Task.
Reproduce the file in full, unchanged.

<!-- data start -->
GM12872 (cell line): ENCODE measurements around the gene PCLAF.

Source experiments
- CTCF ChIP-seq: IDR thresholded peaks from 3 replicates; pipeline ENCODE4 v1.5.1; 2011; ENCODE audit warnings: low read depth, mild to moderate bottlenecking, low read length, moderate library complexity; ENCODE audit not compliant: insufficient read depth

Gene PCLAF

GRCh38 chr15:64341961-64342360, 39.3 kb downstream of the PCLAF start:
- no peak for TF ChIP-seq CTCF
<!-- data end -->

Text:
GM12872 (cell line): ENCODE measurements around the gene PCLAF.

Source experiments
- CTCF ChIP-seq: IDR thresholded peaks from 3 replicates; pipeline ENCODE4 v1.5.1; 2011; ENCODE audit warnings: low read depth, mild to moderate bottlenecking, low read length, moderate library complexity; ENCODE audit not compliant: insufficient read depth

Gene PCLAF

GRCh38 chr15:64341961-64342360, 39.3 kb downstream of the PCLAF start:
- no peak for TF ChIP-seq CTCF